Today’s Essential Reads
New Brunswick’s chief medical officer of health says she will make recommendations later this summer on how the provincial government will track the health effects of the shale gas industry.
Fracking was originally billed as the golden key to unlocking a 40-year supply of natural gas and reversing North Carolina’s dependency on other states for energy. Proponents said it was the state’s ticket to an economic revival and newfound status as an energy supplier.
Scientists from two Texas universities are looking into a pair of recent earthquakes near the Texas-Louisiana border for clues to whether they were related to underground injection of oil and gas drilling waste produced in the course of hydraulic fracturing or fracking.
Gov. Beverly Perdue sought Monday to set the table for how North Carolina would seek to permit shale gas exploration and production with an executive order directing a workgroup to make regulatory recommendations.
BP OIL SPILL:
The BP gulf oil disaster has been the subject of a lot of examination, and recent examination shows that there’s more of a coverup then perhaps we have known. One of the people who’s done a lot of work on this is investigative journalist Greg Palast.
Plaquemines Parish plans to restore tiny Cat Island so it doesn’t disappear.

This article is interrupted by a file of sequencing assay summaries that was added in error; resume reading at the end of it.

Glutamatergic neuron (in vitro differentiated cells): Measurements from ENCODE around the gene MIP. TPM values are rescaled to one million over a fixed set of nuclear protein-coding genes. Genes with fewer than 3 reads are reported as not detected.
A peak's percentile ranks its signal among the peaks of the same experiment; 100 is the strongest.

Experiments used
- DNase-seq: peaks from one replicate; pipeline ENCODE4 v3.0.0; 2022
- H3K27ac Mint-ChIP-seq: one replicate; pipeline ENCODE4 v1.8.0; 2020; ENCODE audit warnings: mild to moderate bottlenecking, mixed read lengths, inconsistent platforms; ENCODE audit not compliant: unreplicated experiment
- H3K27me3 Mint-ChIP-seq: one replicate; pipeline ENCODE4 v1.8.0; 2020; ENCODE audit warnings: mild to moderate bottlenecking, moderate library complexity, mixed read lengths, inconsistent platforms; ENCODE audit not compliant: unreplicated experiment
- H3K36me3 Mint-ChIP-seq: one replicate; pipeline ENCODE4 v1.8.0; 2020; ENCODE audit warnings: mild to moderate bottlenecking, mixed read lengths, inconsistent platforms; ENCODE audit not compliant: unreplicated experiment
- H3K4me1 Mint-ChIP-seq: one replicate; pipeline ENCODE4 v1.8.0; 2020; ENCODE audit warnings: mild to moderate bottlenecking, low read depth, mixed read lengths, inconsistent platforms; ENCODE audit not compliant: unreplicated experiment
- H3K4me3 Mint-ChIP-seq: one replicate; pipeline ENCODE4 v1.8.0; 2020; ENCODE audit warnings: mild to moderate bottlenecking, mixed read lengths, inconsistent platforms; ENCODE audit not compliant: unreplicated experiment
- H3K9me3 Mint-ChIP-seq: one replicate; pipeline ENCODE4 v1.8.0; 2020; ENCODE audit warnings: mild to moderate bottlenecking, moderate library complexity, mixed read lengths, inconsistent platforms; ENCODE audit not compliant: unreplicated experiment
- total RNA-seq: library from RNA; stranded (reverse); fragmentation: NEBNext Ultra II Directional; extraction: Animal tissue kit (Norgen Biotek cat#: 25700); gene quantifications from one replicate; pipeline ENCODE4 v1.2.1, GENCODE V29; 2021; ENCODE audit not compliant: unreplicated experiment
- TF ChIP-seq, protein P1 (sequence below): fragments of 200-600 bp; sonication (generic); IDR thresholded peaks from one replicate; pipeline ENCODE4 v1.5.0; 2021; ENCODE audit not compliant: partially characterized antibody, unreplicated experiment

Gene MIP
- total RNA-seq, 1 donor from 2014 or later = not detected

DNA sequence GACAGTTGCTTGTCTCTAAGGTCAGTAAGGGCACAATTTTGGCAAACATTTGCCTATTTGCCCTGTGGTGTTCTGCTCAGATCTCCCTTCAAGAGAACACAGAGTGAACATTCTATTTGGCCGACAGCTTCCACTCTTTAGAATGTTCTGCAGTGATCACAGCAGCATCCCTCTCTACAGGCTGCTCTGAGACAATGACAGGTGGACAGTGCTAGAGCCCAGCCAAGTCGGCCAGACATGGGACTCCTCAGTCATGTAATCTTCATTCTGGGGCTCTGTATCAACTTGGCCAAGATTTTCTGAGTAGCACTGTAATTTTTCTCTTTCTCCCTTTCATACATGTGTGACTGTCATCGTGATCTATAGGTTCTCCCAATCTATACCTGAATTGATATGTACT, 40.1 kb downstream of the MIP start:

Cuban and American scientists have joined forces in an effort to protect baby sea turtles and endangered sharks. They’re studying Caribbean weather patterns that fuel the hurricanes that have devastated the Southeastern United States.
BP Plc (BP.L) appears to be well on its way to concluding an estimated $7.8 billion settlement to resolve most of its civil liability from the Gulf of Mexico oil spill. But a potential landmine lurks in the settlement documents: under certain circumstances, the company can invoke a little-noticed provision that allows it to walk away from the deal.
The letter below was sent to Royal Dutch Shell at The Hague and Alaska, seeking their confirmation and clarification of several important issues regarding Shell’s Arctic Ocean drilling plans this summer off northern Alaska. Alaskans have a lot of experience with broken promises, deceptions, and misrepresentations from oil companies over the past 40 years (e.g., Exxon Valdez, BP spills onshore in the Arctic, etc.), as well with oil executives simply picking up and running south after problems arise.
On May 5, 2012, Japan shut down its Tomari 3 nuclear reactor on the northern island of Hokkaido for inspection, marking the first time in over 40 years that the country had not a single nuclear power plant generating electricity. The March 2011 earthquake, tsunami, and subsequent Fukushima Daiichi nuclear meltdown shattered public confidence in atomic energy, thus far making it politically impossible to restart any of the reactors taken offline.